Zion National Park is one of the country's iconic National Parks that attracts millions of visitors from all around the world. Many view its steep sandstone walls and beautiful mesas from an automobile or from the park's shuttles. To really take in all of Zion's beauty, consider viewing the park by bike. Riding through Zion is a beautiful ride that most bike enthusiasts can manage, but will not soon forget. Experiencing the beauty of the park from a bike is hard to beat!
Two Rides, Two Beautiful Landscapes
The one place you can't ride a bike in Zion National Park is through The Zion-Mount Carmel Tunnel. Completed in 1930 it is one of the longest tunnels in the country at 1.1 miles. For this reason I usually describe Zion as having two separate bike rides, one that starts at the east end of the tunnel and gives you view of the "high country of Zion" eventually ending at the park's east entrance and the other that begins at the park's visitor center and follows the Virgin River along the canyon floor to the Temple of Sinawava and the Zion Narrows trail.
Just beyond the tunnel there are a few parking lots and turnoffs where you can drop your car and hop on your bike. This ride is slightly up hill, but isn't difficult and makes for a leisurely descent back down to your car. There are some great views of the desert landscapes that make up the "top" of Zion that you won't experience on the lower ride.
Checkerboard Mesa is a sure stop as you ride along and its viewing area, complete with a pull out provides some great photo opportunities. From the tunnel to the park boundary is only about 7 miles, but you can keep riding out of the park toward highway 89 for as far as you feel like going. The great views don't stop at the park boundary. Once you've gone as far as you'd like, you can turn around and ride the slight downhill back to the car and enjoy the views from the other direction.
From the park visitor center to the Temple of Sinawava there are no cars allowed on the road from about April until October, simply because there are too many visitors to accommodate cars and parking. The only traffic to contend with is the occasional shuttle that comes about every 10-15 minutes depending on time of day.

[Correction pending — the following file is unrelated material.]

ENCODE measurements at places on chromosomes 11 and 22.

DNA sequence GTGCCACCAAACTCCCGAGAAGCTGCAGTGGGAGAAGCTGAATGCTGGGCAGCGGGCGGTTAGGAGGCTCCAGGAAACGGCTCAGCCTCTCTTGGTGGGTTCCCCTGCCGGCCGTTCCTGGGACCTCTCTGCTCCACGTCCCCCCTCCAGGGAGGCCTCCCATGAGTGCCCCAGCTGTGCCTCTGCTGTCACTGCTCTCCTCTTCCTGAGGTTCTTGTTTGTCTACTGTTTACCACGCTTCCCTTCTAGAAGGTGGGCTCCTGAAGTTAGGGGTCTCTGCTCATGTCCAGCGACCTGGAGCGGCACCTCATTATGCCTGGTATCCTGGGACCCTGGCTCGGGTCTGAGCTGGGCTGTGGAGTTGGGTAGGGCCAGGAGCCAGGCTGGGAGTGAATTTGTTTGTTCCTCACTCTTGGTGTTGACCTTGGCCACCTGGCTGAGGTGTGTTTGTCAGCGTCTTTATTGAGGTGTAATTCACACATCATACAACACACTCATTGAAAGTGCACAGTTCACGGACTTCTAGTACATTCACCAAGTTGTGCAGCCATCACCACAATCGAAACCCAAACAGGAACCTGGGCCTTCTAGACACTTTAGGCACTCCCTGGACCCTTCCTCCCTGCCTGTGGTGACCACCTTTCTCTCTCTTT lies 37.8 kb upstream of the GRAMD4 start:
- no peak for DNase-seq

You can board the shuttle with 50 of your closest friends and enjoy the views through your standard shuttle window, or you can take in 360 degree views on your bike. I definitely prefer the latter.
You should know the shuttles will never pass a cyclist on the road, so the courteous thing to do is pull to the side of the road and stop to allow the shuttle to pass you. The shuttles don't move very fast, so if you are a pretty quick road biker you probably won't need to worry about being passed by too many shuttles. I am what I would describe as an occasional cyclist and was only passed twice by shuttles on the 8 mile ride from the visitor center to the Temple of Sinawava.
This ride is also slightly up hill, so it makes the trip from the Temple of Sinawava back to the visitor center an easy one. Various pull outs exist along this section of road and its worth getting off your bike to take in the views. Stopping at Big Bend to see The Great White Throne is a must!
The lower ride takes you between the big walls that begin to converge until eventually they become the Zion Narrows. Big wall climbers can often be spotted as they scale these walls, making the ride that much more exciting.
Each ride can be done in 1-2 hours, depending on your riding speed. They are some of the most scenic road rides you will find in southern Utah and the very limited traffic makes this a really enjoyable ride. If you have any questions about riding Zion National Park or any other questions about Utah for that matter, leave them in the comments down below.
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